In this DVD, Kristy Netzer, owner and trainer at two highly respected agility schools in the US, teaches us how to get our dogs to work confidently and accurately away from us. She shows us how to teach fundamental distance directionals as well as how to train more difficult skills, such as, obstacle discrimination and lead outs, to ensure that we give ourselves the best advantage. Netzer also provides a comprehensive course analysis section enabling you to plan your distance handling strategies round real life courses.
Suitable for handlers and dogs at every competition level, this DVD is considered especially beneficial for those unable to keep up with their dog on course.
Netzer begins by explaining that she began distance handling when she got her first Border Collie, as she found that the fact she couldn’t keep up was making her dog feel frustrated, and subsequently causing behaviour problems.
She then introduces us to the five key elements of distance training, these being;
- Placement of reward. In distance training it is important to reward away from you rather than close to you.
- Allowing the dog to make mistakes
- Two tries are enough. If your dog fails twice at an exercise then you need to change something to make it easier.
- The use of pressure. This is how you can use body language to direct your dog where you want him to go.
- Understanding luring versus rewarding.
Netzer continues by examining the use of pressure in more detail, giving us some examples of handling manoeuvres where we can use pressure from body language, such as the rear cross. She moves on to using and delivering rewards, discussing the difference between a lure and a reward, and how we can use these for both food and toy motivated dogs.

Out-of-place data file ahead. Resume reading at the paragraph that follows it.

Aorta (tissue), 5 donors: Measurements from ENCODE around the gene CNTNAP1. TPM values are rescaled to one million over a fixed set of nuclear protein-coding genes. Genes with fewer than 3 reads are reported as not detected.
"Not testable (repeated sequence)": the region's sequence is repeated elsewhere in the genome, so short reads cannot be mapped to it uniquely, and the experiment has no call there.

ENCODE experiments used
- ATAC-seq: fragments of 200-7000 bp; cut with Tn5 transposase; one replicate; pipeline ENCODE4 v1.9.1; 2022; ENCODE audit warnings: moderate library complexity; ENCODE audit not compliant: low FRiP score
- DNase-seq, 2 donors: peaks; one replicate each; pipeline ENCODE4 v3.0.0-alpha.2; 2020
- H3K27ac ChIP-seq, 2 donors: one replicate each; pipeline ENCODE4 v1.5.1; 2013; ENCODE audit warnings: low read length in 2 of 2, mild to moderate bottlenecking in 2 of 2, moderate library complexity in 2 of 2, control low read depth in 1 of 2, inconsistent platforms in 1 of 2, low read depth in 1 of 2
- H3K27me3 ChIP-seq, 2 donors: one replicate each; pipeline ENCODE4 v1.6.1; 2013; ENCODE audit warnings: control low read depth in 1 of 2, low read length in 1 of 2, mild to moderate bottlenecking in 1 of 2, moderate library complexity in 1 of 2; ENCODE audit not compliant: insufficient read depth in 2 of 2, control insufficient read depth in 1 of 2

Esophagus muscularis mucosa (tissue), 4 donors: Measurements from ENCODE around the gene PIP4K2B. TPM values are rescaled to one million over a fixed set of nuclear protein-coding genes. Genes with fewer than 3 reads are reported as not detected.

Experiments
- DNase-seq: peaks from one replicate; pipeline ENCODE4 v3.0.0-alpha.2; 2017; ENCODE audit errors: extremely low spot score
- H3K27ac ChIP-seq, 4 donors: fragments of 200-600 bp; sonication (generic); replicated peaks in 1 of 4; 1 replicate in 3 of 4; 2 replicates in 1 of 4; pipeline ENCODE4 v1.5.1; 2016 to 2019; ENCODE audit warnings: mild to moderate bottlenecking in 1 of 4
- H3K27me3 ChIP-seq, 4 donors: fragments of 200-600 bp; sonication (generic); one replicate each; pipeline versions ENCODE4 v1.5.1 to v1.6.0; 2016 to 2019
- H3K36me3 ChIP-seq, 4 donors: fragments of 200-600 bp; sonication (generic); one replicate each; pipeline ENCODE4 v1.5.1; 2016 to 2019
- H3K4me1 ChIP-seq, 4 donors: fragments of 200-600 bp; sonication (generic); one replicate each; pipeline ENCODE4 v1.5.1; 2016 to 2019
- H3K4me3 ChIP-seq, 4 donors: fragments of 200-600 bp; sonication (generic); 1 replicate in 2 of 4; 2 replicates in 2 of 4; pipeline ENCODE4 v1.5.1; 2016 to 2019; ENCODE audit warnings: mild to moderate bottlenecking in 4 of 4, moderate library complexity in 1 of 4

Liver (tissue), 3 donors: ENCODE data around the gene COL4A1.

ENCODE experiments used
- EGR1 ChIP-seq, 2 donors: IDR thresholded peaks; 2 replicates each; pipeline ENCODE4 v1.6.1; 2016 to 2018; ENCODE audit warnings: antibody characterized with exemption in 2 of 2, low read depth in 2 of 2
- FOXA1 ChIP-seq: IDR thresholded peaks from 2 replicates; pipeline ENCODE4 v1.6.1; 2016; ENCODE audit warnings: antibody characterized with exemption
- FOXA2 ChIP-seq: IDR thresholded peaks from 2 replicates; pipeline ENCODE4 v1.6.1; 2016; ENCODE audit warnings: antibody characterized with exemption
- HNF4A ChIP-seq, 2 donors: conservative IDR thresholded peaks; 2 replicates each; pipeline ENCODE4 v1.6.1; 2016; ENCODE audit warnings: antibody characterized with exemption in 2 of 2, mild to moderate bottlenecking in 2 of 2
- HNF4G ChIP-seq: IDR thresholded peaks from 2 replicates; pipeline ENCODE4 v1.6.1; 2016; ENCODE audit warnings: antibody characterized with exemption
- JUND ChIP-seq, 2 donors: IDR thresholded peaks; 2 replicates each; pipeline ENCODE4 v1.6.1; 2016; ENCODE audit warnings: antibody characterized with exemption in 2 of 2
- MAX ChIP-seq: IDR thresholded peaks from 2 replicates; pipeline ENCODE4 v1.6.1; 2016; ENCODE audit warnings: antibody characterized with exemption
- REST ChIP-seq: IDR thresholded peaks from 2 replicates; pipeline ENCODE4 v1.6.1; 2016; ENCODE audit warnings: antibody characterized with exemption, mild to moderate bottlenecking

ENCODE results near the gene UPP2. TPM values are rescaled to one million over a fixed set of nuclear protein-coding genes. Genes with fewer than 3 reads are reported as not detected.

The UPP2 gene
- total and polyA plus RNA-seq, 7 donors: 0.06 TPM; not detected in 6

Netzer next looks at four important directional commands for distance handling. These include;
- Go: Tells the dog to keep driving forward and take whatever obstacles are in his course.
- Out: Tells the dog to push away from the handler
- Here: Tells the dog to come in to the hander
- Redirects or ‘left and right’: Tells the dog to turn away from the handler.
We then study the ‘Go’ command in more detail and Netzer provides us with the groundwork for teaching this, which involves teaching the dog to target a bucket, gradually moving it further from the dog so he learns to keep driving forward. She then shows us some examples of where we might find this command useful on a course, such as a long straight at the end of a course. Netzer demonstrates some exercises to practice the ‘Go’, which include adding in other obstacles, namely the tunnel. We then work on adding lateral distance as well as being able to use this command on a curved line which allows the handle to get into a better position for the next part of the course. Netzer shows us real life examples of the instances we can use the ‘Go’ command on course.